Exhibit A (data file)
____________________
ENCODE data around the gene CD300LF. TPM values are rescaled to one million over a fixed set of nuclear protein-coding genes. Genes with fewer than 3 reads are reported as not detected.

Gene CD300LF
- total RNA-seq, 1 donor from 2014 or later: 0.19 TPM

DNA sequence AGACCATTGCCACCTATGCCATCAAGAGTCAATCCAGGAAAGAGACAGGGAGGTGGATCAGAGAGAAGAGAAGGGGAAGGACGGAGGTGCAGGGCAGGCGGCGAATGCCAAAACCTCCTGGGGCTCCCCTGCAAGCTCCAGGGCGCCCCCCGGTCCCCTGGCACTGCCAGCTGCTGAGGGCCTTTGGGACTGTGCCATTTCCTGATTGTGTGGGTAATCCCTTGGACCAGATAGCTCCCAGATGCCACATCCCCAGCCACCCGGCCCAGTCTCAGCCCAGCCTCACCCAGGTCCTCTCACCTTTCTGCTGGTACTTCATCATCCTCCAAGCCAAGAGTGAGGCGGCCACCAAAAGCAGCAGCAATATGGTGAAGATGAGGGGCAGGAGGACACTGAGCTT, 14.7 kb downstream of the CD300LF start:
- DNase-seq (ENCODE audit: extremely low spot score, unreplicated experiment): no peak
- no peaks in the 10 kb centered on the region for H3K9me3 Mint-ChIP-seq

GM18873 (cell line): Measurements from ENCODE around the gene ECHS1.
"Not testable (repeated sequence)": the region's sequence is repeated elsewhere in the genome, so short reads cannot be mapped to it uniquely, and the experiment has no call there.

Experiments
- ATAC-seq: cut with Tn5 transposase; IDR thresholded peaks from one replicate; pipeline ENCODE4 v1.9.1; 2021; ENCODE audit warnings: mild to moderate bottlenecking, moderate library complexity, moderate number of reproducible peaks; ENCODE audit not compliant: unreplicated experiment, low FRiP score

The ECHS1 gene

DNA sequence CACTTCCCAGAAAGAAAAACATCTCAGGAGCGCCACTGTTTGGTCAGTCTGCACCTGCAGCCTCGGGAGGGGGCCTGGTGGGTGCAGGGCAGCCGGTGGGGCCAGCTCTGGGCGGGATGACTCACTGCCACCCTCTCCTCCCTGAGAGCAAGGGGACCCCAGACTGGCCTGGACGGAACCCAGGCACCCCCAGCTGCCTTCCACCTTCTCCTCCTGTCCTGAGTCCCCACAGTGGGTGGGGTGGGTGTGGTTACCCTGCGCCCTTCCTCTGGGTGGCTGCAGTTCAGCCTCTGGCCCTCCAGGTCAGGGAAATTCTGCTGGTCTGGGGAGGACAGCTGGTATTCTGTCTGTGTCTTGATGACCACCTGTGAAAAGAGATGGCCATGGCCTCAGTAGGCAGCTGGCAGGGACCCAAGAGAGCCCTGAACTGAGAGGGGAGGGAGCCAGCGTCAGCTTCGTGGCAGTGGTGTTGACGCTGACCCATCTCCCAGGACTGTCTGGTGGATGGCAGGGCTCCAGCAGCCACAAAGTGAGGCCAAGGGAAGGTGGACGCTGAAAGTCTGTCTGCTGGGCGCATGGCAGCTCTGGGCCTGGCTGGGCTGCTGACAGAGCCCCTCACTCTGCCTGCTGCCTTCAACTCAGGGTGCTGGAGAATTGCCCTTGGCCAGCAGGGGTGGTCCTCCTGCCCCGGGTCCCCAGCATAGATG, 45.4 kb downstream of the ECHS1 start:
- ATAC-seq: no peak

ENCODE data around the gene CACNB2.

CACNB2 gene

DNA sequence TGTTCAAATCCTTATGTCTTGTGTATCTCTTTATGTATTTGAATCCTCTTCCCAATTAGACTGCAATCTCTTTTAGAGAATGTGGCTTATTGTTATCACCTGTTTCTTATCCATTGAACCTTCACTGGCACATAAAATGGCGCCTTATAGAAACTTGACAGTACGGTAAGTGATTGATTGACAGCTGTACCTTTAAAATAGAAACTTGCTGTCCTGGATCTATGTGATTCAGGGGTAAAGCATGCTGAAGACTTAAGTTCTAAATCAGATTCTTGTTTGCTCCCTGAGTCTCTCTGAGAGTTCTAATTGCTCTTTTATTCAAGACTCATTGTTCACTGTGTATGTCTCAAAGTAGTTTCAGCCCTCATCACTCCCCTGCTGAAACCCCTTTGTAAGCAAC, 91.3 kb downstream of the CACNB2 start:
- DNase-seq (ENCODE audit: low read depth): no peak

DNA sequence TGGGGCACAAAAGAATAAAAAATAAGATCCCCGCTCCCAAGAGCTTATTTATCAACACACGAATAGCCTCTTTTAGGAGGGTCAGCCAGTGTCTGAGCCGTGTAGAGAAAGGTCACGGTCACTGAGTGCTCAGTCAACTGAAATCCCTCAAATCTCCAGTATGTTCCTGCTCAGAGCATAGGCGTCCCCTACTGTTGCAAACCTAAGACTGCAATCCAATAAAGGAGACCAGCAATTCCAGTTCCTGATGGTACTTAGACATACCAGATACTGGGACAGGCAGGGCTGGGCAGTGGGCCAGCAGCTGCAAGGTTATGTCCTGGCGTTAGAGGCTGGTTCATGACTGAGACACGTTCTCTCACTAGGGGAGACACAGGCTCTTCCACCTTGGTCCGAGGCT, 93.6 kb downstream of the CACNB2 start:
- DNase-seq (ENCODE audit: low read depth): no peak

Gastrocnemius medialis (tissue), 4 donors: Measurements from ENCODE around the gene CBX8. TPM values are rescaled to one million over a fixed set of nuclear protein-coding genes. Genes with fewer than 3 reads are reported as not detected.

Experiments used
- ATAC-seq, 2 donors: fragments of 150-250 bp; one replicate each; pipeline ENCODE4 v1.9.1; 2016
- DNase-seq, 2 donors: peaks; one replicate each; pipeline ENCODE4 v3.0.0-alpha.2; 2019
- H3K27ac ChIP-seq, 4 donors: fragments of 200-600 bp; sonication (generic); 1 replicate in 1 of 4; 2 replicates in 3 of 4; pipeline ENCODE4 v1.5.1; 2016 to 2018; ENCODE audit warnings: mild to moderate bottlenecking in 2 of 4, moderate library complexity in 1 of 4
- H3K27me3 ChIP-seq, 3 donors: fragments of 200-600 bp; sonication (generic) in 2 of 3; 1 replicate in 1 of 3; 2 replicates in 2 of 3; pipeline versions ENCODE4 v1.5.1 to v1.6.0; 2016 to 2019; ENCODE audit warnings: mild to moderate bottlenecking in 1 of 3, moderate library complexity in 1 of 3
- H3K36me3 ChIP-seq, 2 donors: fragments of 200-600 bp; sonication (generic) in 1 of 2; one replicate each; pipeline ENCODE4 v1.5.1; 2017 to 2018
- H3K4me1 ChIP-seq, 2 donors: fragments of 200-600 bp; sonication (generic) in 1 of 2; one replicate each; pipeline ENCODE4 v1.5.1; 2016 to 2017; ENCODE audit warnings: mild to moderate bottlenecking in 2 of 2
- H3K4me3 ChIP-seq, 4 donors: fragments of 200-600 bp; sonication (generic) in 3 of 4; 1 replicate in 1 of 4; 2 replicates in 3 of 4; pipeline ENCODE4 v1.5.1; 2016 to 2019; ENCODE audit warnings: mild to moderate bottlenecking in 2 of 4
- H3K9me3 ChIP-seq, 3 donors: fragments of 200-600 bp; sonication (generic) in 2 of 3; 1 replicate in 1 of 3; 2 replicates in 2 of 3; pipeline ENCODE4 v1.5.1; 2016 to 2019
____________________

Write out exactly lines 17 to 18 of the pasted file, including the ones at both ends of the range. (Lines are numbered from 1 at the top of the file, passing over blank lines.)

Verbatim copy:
- DNase-seq (ENCODE audit: low read depth): no peak

DNA sequence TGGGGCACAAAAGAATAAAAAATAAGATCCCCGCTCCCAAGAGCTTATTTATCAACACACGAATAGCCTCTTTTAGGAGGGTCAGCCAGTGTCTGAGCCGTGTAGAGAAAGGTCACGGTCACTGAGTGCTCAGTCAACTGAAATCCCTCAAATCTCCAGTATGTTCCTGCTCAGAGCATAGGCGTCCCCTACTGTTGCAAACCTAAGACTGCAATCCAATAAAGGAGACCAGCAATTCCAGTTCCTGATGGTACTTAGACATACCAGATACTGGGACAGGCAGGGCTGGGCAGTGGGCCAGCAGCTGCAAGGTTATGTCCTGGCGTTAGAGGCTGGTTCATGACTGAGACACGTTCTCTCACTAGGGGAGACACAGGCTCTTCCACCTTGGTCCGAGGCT, 93.6 kb downstream of the CACNB2 start: